Pickens Technical College is constantly evolving to bring its students
more options in vocational education. That’s a fancy way of saying
that PTC is always looking for new ways to improve its classes for you.
One of the more recent advancements in PTC’s technical courses is
in the Advanced Manufacturing program. You might not recognize that official
class title. It’s because it used to be known as the Computer-Aided
The problem with the old program name was that instructor Michael Townsend
and the PTC Advisory Committee wanted to offer students more training
in skills they’ll need to be successful machinists. In an industry
changing rapidly, Townsend saw an opportunity to expand his course’s
studies to match the constant waves of new technology being introduced
to machine shops everywhere.
The reason for the change is to reflect the rapidly changing way in how
parts are produced. 3D printing, laser engraving, design, mold making,
and casting are making the process quicker and more efficient.
The name change moved the program into more varied areas of expertise to
match the shifting job market. As new technology is introduced, such as
mold making, casting, and 3D printing, workers in the machining industry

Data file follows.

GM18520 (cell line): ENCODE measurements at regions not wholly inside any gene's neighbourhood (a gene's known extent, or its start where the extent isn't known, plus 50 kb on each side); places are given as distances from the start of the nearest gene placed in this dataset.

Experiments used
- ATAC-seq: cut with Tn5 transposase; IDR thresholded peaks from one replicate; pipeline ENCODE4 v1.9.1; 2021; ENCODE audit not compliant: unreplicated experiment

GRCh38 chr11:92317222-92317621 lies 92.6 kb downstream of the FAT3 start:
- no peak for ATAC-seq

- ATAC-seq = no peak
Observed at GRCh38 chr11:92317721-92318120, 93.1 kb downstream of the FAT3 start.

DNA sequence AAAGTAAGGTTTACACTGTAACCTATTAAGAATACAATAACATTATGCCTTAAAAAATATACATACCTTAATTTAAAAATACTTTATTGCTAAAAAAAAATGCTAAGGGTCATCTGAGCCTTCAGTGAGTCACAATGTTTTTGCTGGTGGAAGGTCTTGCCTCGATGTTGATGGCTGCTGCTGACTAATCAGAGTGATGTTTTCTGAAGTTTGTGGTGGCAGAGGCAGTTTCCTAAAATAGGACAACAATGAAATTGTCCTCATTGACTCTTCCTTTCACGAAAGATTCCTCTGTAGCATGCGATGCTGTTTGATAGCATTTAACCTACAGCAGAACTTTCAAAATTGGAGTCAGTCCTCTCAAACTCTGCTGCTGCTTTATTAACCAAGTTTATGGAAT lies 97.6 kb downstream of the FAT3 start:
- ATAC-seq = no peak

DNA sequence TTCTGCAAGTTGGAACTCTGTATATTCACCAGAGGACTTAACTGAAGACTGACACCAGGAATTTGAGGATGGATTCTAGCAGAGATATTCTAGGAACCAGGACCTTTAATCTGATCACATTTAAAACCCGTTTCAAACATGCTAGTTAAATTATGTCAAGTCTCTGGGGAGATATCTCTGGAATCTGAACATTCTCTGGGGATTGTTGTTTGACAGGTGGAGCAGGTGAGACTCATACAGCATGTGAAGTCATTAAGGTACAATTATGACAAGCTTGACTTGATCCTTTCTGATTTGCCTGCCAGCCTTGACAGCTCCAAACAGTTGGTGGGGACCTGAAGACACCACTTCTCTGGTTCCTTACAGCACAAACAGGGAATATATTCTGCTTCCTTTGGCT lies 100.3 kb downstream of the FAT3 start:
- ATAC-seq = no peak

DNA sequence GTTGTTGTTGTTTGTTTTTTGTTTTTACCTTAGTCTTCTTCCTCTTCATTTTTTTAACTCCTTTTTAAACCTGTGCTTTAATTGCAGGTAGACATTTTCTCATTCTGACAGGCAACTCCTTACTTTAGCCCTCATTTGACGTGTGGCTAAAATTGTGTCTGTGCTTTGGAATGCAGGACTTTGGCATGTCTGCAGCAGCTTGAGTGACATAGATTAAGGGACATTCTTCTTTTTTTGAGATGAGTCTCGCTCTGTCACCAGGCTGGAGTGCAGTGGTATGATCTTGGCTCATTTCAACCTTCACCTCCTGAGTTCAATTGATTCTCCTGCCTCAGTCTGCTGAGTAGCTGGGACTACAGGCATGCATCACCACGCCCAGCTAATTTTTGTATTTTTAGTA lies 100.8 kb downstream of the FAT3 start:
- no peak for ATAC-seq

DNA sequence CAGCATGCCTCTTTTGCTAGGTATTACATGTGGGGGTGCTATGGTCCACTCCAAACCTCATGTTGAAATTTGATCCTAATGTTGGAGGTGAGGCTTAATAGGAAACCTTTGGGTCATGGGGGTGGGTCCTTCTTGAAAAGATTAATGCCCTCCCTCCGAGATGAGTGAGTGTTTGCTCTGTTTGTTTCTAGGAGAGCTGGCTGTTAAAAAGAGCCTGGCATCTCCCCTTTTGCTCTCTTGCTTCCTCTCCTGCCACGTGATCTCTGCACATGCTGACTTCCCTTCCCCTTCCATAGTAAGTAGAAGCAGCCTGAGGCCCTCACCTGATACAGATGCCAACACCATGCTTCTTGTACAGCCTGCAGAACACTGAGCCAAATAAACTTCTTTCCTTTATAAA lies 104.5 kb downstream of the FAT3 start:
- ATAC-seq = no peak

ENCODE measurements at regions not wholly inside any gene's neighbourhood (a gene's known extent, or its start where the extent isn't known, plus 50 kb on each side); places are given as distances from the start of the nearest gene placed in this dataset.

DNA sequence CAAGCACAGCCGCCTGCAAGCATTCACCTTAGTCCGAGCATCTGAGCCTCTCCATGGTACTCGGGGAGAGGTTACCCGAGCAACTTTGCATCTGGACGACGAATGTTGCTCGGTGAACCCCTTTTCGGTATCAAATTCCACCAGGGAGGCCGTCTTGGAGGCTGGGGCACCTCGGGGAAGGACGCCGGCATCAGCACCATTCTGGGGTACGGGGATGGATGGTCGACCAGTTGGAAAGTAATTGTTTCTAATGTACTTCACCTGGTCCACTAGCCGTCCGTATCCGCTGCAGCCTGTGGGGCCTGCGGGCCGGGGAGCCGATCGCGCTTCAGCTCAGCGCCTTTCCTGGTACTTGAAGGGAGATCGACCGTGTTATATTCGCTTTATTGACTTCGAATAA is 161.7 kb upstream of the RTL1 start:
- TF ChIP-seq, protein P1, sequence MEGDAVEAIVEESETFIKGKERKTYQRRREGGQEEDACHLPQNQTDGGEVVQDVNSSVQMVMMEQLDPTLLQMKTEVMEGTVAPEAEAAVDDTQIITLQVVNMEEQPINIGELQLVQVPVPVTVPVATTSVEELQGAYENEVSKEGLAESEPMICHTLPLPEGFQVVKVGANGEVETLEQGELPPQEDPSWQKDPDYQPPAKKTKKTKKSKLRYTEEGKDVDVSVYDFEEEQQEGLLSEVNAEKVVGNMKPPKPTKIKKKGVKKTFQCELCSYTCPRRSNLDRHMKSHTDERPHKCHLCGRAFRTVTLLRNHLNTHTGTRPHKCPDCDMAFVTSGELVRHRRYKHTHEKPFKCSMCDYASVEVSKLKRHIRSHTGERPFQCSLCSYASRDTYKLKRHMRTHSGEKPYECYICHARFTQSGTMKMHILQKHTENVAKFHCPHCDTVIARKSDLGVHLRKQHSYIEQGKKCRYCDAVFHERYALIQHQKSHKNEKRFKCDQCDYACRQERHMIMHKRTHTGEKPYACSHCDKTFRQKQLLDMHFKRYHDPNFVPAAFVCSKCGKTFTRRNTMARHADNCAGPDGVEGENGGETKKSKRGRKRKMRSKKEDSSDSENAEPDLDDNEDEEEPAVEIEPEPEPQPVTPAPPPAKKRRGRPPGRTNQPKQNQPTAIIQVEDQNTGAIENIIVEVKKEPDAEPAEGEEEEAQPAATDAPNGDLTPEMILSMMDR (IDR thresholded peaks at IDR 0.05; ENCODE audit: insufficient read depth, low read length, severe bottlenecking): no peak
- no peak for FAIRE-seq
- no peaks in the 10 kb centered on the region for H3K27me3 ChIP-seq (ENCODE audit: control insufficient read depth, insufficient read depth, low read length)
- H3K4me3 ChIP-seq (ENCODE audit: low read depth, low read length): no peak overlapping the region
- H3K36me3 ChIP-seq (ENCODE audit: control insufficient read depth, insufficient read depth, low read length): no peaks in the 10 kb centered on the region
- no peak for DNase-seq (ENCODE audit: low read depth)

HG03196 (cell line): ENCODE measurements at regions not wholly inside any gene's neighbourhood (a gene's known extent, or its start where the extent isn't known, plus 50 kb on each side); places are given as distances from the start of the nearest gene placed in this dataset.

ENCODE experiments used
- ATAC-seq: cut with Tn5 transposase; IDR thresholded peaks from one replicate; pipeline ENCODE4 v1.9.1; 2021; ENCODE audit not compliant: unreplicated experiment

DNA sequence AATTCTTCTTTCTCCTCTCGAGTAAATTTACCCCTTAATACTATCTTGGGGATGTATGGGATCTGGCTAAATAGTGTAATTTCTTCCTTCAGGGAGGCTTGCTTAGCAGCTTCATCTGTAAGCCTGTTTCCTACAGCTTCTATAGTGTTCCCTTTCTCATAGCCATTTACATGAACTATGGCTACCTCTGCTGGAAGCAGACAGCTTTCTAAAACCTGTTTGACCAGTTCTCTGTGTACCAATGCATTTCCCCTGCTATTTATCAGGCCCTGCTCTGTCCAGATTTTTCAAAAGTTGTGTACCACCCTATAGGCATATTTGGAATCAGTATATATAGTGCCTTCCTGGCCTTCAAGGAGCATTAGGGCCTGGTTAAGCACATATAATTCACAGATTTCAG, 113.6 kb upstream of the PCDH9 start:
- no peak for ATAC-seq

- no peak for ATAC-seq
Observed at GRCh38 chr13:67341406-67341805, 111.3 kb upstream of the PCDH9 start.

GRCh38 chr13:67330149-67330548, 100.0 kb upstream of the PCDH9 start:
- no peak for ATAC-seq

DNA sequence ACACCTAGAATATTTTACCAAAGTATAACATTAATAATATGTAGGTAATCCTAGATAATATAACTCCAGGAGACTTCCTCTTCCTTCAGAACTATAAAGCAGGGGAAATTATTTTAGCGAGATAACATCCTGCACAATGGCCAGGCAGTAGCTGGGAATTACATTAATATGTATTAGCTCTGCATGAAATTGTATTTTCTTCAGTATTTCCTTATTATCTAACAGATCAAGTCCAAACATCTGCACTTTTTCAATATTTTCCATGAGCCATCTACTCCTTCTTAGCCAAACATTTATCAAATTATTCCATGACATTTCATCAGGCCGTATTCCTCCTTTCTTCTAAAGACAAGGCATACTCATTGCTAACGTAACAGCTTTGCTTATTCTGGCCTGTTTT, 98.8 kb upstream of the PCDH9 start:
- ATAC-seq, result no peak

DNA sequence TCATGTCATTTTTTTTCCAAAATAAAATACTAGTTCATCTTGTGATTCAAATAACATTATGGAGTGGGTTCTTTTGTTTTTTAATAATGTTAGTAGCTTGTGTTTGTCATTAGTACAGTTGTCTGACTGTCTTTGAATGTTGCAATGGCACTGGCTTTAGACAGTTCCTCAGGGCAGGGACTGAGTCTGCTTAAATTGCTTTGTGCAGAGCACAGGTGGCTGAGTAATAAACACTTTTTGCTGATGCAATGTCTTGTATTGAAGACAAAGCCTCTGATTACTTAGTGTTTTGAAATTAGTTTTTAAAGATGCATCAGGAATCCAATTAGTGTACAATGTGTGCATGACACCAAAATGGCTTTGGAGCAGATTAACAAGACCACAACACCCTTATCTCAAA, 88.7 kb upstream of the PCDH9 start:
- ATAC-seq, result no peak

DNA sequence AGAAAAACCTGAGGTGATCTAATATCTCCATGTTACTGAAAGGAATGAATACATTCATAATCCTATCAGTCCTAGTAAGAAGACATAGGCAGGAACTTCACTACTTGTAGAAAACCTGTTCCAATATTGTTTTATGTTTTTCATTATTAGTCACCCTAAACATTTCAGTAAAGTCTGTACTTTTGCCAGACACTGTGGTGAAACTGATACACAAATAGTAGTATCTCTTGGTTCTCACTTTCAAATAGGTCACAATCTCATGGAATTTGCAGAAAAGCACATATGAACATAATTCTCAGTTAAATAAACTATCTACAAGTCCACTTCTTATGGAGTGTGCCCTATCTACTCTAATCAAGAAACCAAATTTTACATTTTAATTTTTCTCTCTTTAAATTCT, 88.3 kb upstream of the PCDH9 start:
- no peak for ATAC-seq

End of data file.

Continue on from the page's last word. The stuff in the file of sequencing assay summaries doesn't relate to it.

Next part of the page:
need new skills. Townsend took time out of his busy SkillsUSA schedule
to say that “students will benefit from these changes by having
additional directions to go when completing the program.”
Students get plenty of shop experience working with cutting edge technology
to prepare them for a successful career. They also get the benefit of
working with Townsend, an experienced instructor and manufacturing professional.
Over his 30-year career in manufacturing, Townsend has worked in electronics,
government programs, and spent almost two decades as an engineer and designer.
In other words, if you sign up for his class, Townsend can get you the
skills you’ll need for a long career.
The revamped Advanced Manufacturing course also gives students the chance
to gain invaluable experience in the Job Shop course by designing and
producing customer projects. With real-life experience on projects for
real customers scheduled into the course, you’ll be prepared for
the competitive job market upon graduation. One new focus of the Advanced
Manufacturing course is Computer Numerical Control (CNC) equipment. Now
a mainstay at many manufacturing and design companies, any entry-level
job seeker in this market should know how to program and operate CNC equipment
to get a foothold. Advanced Manufacturing at PTC ensures that you do.
Townsend believes that the changes in his course will provide more “engineering,
design, prototyping, and entrepreneurship opportunities” for students,
leading to better job placement rates. His classroom instruction, combined
with a school-wide commitment to providing students with real experience
opportunities and a renewed focus on new and emerging technologies, prepares
students for a long and fulfilling career as a machinist. If you’re
interested in entering this exciting and changing field, start with the
new Advanced Manufacturing course at PTC.